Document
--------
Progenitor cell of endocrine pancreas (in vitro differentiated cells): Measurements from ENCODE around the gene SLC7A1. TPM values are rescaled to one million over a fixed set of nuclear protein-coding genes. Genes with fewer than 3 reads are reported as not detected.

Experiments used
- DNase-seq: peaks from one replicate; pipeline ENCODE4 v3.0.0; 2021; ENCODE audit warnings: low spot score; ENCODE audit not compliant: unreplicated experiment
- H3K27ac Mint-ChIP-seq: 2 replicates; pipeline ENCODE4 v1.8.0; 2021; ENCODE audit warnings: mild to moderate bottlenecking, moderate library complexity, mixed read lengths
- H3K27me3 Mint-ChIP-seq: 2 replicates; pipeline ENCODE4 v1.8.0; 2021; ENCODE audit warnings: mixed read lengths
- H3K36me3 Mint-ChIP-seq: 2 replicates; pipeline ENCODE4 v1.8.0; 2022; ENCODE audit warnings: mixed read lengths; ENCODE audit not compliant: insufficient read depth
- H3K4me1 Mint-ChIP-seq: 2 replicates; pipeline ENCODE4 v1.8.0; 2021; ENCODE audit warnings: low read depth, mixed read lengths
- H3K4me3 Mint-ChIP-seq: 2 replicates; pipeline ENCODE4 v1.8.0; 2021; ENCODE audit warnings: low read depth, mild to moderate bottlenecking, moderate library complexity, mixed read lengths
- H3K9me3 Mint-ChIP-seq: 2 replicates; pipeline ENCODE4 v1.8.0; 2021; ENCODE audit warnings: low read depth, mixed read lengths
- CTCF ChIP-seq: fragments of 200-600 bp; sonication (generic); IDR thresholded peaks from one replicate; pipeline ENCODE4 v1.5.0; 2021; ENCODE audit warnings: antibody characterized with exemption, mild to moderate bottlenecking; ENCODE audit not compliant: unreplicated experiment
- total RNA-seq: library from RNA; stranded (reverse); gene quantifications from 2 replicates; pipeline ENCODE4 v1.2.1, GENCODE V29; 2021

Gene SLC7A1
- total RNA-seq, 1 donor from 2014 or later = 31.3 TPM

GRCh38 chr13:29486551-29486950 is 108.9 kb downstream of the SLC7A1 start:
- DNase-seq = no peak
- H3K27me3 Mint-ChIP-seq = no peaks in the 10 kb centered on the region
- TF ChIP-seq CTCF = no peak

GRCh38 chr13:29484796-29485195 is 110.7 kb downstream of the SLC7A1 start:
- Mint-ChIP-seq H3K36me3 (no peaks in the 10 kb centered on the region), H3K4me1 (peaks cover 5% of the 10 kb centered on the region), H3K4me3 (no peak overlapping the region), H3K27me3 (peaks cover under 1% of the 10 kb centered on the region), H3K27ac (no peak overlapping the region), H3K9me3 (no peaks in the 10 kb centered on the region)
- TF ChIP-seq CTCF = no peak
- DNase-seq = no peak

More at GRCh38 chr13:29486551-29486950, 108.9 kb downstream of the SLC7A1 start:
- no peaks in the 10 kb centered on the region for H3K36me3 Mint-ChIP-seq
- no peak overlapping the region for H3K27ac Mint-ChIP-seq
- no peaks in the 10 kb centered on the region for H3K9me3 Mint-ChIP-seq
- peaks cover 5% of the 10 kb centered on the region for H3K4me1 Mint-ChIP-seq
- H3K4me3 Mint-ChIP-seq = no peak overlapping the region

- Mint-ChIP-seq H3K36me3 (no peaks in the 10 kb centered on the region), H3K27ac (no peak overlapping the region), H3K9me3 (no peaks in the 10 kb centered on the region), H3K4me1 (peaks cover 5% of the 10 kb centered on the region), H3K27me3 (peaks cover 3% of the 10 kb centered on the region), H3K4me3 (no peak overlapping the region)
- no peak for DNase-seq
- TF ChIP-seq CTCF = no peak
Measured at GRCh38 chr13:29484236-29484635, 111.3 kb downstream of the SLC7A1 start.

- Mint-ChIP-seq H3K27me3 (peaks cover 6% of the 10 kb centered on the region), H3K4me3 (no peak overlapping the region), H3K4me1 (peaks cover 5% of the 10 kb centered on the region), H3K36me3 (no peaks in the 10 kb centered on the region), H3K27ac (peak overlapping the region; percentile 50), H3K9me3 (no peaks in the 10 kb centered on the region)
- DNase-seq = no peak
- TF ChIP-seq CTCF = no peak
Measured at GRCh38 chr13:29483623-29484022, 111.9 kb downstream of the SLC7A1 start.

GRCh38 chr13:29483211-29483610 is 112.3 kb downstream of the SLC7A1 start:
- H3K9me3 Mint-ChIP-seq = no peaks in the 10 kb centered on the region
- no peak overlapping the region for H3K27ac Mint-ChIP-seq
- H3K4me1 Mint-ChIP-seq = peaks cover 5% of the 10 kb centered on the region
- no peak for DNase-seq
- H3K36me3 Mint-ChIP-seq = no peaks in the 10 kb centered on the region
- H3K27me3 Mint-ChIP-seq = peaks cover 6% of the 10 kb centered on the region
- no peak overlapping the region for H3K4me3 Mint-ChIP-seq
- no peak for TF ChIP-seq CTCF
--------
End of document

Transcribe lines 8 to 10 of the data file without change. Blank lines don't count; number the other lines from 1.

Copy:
- H3K4me3 Mint-ChIP-seq: 2 replicates; pipeline ENCODE4 v1.8.0; 2021; ENCODE audit warnings: low read depth, mild to moderate bottlenecking, moderate library complexity, mixed read lengths
- H3K9me3 Mint-ChIP-seq: 2 replicates; pipeline ENCODE4 v1.8.0; 2021; ENCODE audit warnings: low read depth, mixed read lengths
- CTCF ChIP-seq: fragments of 200-600 bp; sonication (generic); IDR thresholded peaks from one replicate; pipeline ENCODE4 v1.5.0; 2021; ENCODE audit warnings: antibody characterized with exemption, mild to moderate bottlenecking; ENCODE audit not compliant: unreplicated experiment